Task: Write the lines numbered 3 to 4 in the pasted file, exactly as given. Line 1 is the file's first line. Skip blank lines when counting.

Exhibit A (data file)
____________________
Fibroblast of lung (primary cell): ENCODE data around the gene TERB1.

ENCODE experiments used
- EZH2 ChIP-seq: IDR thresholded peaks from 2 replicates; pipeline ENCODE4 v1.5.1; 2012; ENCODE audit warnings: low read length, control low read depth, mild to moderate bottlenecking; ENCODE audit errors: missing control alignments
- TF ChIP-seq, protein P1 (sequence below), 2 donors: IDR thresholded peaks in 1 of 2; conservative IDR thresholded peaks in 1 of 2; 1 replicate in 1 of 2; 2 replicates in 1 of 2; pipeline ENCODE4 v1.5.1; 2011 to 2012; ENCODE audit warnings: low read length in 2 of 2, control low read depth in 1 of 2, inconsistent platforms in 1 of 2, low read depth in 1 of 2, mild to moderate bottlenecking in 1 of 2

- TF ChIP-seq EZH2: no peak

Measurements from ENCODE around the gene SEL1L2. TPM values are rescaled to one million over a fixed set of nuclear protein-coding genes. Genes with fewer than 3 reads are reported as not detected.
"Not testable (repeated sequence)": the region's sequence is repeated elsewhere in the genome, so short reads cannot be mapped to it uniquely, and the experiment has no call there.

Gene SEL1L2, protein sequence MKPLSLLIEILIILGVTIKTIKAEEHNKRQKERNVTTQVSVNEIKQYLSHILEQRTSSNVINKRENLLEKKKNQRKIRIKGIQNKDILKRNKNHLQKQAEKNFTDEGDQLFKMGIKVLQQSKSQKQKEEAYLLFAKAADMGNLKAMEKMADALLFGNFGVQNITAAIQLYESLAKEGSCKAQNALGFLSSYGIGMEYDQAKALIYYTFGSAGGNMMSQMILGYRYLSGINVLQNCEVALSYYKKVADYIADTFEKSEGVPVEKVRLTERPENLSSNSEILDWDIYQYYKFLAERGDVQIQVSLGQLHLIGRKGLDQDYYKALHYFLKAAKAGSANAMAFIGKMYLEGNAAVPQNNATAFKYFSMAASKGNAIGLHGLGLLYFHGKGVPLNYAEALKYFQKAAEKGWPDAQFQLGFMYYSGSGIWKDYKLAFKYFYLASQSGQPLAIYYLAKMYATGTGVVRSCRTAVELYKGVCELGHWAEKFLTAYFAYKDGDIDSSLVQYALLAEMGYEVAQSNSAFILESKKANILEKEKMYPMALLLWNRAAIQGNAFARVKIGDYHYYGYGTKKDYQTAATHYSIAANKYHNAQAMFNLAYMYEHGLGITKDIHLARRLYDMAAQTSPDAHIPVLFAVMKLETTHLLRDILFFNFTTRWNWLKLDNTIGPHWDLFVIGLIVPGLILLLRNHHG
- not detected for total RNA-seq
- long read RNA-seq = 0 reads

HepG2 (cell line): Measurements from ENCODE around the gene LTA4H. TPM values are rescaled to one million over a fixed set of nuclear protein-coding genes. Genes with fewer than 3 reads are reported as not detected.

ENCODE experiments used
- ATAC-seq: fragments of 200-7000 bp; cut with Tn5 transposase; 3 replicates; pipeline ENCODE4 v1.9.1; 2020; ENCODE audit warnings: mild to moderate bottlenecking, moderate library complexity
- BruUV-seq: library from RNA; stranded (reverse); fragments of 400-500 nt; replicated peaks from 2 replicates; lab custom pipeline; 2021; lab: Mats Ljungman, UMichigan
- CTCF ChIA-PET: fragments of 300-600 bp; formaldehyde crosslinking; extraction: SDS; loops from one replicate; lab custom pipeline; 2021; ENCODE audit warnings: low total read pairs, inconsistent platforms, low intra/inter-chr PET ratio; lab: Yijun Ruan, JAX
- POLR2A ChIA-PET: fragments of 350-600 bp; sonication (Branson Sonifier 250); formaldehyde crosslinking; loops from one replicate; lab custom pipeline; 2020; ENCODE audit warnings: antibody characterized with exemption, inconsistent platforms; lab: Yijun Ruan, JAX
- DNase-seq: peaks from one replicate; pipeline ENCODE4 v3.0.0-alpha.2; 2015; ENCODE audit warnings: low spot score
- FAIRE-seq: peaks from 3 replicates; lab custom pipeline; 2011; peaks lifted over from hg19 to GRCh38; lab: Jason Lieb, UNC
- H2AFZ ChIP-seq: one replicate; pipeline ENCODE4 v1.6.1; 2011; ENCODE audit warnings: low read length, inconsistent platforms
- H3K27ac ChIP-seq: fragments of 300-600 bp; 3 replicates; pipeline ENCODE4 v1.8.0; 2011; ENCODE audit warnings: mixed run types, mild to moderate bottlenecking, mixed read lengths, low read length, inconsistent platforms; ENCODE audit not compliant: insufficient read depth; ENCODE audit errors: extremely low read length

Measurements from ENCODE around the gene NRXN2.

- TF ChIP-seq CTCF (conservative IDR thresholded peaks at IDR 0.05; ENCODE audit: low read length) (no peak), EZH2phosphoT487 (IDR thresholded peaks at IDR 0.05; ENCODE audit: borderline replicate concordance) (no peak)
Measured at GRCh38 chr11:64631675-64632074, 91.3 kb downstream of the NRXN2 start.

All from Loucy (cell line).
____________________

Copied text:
- EZH2 ChIP-seq: IDR thresholded peaks from 2 replicates; pipeline ENCODE4 v1.5.1; 2012; ENCODE audit warnings: low read length, control low read depth, mild to moderate bottlenecking; ENCODE audit errors: missing control alignments
- TF ChIP-seq, protein P1 (sequence below), 2 donors: IDR thresholded peaks in 1 of 2; conservative IDR thresholded peaks in 1 of 2; 1 replicate in 1 of 2; 2 replicates in 1 of 2; pipeline ENCODE4 v1.5.1; 2011 to 2012; ENCODE audit warnings: low read length in 2 of 2, control low read depth in 1 of 2, inconsistent platforms in 1 of 2, low read depth in 1 of 2, mild to moderate bottlenecking in 1 of 2